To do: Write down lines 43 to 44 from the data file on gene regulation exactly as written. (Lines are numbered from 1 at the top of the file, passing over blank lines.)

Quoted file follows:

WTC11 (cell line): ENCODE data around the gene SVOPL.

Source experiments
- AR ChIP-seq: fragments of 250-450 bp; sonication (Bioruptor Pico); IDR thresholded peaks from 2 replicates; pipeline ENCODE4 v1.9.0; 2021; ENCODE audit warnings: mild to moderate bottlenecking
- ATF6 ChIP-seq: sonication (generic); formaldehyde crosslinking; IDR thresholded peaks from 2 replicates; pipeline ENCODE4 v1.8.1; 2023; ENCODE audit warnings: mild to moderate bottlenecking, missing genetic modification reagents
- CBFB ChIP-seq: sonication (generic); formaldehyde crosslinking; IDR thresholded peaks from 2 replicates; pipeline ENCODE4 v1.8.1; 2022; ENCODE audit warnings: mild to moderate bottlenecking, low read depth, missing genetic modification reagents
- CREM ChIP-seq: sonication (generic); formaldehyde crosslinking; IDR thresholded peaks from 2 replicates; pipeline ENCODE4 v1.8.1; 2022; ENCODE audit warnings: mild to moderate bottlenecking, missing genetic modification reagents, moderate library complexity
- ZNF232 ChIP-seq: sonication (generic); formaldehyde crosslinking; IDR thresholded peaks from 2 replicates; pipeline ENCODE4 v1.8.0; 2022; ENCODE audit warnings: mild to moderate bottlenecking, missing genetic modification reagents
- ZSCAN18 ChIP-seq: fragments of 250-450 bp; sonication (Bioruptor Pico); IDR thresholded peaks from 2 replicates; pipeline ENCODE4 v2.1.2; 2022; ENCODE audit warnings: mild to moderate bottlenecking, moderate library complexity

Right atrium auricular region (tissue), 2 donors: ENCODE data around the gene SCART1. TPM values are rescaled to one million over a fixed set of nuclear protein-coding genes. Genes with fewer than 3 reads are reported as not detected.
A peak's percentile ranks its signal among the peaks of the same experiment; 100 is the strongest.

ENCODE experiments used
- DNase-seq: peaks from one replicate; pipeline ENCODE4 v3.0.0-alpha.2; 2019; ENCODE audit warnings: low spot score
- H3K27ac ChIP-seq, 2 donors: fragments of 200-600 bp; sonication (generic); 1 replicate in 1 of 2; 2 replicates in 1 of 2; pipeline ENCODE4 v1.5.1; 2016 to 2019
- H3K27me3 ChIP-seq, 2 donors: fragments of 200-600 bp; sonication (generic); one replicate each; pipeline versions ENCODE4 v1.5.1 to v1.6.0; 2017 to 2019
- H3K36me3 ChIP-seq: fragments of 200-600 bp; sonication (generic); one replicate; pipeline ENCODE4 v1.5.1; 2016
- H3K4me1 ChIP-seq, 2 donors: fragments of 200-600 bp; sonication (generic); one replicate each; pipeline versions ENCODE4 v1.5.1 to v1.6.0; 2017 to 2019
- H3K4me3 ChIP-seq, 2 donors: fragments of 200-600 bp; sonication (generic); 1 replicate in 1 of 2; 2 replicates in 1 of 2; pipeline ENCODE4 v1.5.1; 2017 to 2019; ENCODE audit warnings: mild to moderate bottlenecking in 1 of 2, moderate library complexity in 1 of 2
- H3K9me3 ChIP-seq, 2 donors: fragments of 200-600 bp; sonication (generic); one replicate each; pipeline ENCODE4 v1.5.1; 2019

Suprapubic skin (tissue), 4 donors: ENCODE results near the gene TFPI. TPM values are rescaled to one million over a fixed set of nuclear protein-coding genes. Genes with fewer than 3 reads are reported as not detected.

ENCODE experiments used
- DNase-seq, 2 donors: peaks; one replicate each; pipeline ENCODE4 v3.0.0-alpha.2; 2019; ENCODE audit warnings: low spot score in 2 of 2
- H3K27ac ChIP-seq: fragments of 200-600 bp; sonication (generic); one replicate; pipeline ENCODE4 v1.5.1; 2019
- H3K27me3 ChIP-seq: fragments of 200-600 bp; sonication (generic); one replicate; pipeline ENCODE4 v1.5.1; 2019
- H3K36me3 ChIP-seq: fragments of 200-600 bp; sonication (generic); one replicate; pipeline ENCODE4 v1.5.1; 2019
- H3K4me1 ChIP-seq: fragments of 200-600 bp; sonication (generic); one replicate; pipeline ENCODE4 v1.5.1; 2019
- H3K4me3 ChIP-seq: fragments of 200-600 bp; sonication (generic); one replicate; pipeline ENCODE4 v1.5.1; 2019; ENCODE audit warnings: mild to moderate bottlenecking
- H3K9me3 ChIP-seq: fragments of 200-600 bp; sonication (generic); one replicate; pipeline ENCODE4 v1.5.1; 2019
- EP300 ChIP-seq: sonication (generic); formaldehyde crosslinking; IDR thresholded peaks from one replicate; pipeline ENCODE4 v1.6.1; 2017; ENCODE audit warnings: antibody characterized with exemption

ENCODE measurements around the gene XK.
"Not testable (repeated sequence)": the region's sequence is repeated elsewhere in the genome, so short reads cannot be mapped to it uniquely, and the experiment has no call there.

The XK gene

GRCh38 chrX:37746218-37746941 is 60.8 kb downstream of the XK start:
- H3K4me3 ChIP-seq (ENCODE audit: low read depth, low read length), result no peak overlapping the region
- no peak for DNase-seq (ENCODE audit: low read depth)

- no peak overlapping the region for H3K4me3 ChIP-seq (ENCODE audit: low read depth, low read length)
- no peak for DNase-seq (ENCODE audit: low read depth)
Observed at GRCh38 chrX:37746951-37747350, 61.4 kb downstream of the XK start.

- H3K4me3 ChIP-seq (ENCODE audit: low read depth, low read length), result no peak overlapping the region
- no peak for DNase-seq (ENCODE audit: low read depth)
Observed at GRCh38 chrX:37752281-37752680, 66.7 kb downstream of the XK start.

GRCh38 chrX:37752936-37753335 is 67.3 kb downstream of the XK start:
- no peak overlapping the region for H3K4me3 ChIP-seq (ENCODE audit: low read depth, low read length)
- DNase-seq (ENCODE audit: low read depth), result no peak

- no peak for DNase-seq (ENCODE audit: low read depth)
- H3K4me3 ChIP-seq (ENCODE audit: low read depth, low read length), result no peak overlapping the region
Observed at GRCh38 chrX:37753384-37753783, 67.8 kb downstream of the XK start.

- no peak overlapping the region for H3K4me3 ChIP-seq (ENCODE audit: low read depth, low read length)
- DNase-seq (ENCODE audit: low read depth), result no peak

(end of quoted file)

- DNase-seq (ENCODE audit: low read depth), result no peak

- no peak for DNase-seq (ENCODE audit: low read depth)